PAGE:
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UPDATE 10/1/17: TRS, which is over 60% of the state’s pension system, now says they won’t be able to implement Tier 3 changes until next fiscal year, per a JournalStar article linked here. So, very little of the supposed savings of $500 million per year assumed under the new budget will be realized.

The Better Government Association has a “Whodunit” article this week questioning the supposed savings of $500 million dollars per year from adoption of the “Tier 3” changes in the state pension system. Nobody can prove up that number, and it appears very clear only part of whatever savings there are can be realized this year because the changes will take time to implement.

First, here’s the real answer on “whodunit,” which you might not conclude from the article: Somebody on Rauner’s former staff who just made up the numbers — for which Rauner deserves blame. But the General Assembly is just as guilty.

Rauner put out the Tier 3 proposal and the $500 million claim in February, as the BGA points out. Rauner changed out most of his staff in July and August. Think maybe the former staff person responsible is “former” because of things like this? Yup.

The BGA is right to question the numbers. If the claimed savings are near correct it’s just luck because nobody has professionally scored how the changes will work out. I doubt the numbers are right. We’ve written about other surprises, smoke and mirrors in the budget few in the General Assembly understood and this is just another.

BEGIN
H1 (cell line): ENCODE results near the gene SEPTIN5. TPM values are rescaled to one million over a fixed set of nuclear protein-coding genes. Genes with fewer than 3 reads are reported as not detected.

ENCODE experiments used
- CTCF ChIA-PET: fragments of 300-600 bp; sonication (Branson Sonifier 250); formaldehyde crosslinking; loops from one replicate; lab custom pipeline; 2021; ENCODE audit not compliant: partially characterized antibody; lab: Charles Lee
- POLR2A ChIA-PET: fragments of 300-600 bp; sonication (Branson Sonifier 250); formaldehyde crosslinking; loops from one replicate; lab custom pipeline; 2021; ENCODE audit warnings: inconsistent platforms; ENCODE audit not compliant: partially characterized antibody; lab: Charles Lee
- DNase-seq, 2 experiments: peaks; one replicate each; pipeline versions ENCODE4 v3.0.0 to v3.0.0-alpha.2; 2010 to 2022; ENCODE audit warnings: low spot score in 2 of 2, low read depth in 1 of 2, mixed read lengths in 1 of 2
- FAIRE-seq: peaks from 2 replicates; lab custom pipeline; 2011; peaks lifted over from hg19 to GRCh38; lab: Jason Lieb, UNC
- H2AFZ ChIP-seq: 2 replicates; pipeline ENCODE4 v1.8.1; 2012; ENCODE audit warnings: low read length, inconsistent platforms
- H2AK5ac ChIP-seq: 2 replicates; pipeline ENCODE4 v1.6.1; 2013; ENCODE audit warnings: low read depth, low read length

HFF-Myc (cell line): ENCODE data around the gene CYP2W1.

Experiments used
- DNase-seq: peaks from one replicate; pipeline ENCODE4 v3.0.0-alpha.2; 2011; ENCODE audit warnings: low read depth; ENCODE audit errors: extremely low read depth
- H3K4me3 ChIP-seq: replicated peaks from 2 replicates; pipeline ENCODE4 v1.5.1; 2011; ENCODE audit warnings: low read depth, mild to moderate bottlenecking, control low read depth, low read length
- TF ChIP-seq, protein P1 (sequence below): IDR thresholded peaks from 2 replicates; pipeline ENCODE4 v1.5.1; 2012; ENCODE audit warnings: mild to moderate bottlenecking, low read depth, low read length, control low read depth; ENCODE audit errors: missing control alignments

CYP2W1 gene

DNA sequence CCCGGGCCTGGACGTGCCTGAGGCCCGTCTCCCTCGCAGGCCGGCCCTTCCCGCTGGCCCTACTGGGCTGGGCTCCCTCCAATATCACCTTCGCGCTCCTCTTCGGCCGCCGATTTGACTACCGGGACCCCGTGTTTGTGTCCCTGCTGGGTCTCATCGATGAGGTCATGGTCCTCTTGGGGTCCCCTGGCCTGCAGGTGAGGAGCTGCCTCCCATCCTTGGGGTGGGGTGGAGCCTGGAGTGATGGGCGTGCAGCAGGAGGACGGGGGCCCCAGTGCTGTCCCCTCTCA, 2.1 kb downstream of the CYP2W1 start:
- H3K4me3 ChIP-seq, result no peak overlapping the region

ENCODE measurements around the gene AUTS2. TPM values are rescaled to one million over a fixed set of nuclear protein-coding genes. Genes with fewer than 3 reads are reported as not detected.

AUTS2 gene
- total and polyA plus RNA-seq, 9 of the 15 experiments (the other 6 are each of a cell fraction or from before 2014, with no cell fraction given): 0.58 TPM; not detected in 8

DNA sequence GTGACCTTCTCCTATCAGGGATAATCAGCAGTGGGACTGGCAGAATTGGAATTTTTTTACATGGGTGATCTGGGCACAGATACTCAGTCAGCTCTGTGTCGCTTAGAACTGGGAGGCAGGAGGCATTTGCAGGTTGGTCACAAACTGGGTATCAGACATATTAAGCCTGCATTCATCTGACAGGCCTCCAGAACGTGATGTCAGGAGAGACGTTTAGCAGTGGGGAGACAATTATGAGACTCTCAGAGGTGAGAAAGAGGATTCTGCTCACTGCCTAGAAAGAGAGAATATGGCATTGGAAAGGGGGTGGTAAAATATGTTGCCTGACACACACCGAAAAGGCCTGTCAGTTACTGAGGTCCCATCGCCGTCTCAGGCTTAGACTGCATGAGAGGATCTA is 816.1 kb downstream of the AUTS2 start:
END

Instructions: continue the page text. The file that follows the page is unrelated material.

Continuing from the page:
Democrats in the General Assembly and some in the press were quick to blame Rauner, saying they just copied Rauner’s proposal and his numbers.” This was adopted at the recommendation of the governor,” said Rep. Greg Harris, the Chicago Democrat who is the party’s chief budget negotiator in the House. Crain’s put their own headline on the BGA story to focus the blame on Rauner: “This Rauner pension stopgap doesn’t add up.”

Oh, come on. The budget with the Tier 3 changes was passed six days after the new fiscal year had already started. It takes no pension expert to know that complex changes can’t be implemented immediately. And did anybody ask whether an actuary had looked at the proposal or if somebody else qualified had scored it? Did they ask to see any analysis? No, not that anybody has identified.

Blame Rauner’s former staff and therefore Rauner because the buck stops with him. But blame all in the General Assembly who voted for it, too.

The biggest lesson here is one you should already know: Don’t believe anything about savings from a pension reform proposal until some credible professional analyzes and scores it.

We’ve been similarly snowed before by both parties. Most recently, Rauner and many Democrats have claimed almost $1 billion per year can be saved from the “consideration” approach to pension reform. The press repeats that unchallenged. But nobody has ever produced an actuarial analysis or anything else credible. I’m extremely doubtful something even close to $1 billion could be saved under that approach.

It’s all just another chapter in the prevailing, fictional version of Illinois’ financial crisis.

Mark Glennon is founder of Wirepoints. Opinions expressed are his own.

 

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